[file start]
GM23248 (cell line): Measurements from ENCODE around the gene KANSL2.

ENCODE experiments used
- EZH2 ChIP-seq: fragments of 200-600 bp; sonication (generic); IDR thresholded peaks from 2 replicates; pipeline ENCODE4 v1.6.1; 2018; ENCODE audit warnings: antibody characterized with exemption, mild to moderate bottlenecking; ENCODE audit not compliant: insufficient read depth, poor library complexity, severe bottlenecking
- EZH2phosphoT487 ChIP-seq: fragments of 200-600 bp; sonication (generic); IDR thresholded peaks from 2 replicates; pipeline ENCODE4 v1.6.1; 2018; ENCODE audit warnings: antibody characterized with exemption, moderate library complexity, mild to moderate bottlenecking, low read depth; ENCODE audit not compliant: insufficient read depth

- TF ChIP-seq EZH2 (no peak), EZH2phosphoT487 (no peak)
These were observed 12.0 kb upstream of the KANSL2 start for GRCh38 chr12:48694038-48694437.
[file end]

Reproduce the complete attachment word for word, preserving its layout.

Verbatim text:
GM23248 (cell line): Measurements from ENCODE around the gene KANSL2.

ENCODE experiments used
- EZH2 ChIP-seq: fragments of 200-600 bp; sonication (generic); IDR thresholded peaks from 2 replicates; pipeline ENCODE4 v1.6.1; 2018; ENCODE audit warnings: antibody characterized with exemption, mild to moderate bottlenecking; ENCODE audit not compliant: insufficient read depth, poor library complexity, severe bottlenecking
- EZH2phosphoT487 ChIP-seq: fragments of 200-600 bp; sonication (generic); IDR thresholded peaks from 2 replicates; pipeline ENCODE4 v1.6.1; 2018; ENCODE audit warnings: antibody characterized with exemption, moderate library complexity, mild to moderate bottlenecking, low read depth; ENCODE audit not compliant: insufficient read depth

- TF ChIP-seq EZH2 (no peak), EZH2phosphoT487 (no peak)
These were observed 12.0 kb upstream of the KANSL2 start for GRCh38 chr12:48694038-48694437.